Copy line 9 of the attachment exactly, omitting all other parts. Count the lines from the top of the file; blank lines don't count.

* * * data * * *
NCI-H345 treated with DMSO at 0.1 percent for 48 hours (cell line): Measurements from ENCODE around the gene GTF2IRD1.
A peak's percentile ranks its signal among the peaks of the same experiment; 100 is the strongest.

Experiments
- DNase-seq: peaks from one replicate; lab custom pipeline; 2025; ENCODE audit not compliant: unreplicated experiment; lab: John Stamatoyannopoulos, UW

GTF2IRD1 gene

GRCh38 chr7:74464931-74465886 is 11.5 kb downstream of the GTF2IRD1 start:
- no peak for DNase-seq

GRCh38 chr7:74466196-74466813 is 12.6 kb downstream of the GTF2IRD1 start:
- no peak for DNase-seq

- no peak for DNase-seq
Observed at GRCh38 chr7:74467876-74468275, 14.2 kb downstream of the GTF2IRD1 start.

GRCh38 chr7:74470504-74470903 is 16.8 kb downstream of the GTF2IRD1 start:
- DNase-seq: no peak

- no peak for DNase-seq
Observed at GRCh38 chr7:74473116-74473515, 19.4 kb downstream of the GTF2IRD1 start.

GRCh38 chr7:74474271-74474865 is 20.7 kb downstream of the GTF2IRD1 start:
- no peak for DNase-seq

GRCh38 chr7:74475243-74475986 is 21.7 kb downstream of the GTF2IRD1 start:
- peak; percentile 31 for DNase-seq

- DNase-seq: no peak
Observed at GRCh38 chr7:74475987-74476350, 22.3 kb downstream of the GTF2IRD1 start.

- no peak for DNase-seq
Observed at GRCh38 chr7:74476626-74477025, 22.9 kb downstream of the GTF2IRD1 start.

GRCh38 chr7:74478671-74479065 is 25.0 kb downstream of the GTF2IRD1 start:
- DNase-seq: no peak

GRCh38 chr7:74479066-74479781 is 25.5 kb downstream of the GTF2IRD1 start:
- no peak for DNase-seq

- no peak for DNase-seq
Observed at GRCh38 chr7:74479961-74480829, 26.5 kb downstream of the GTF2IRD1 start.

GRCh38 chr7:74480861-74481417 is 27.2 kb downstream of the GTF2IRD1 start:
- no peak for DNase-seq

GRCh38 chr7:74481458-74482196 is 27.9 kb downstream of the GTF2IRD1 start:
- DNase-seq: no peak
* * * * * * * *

- no peak for DNase-seq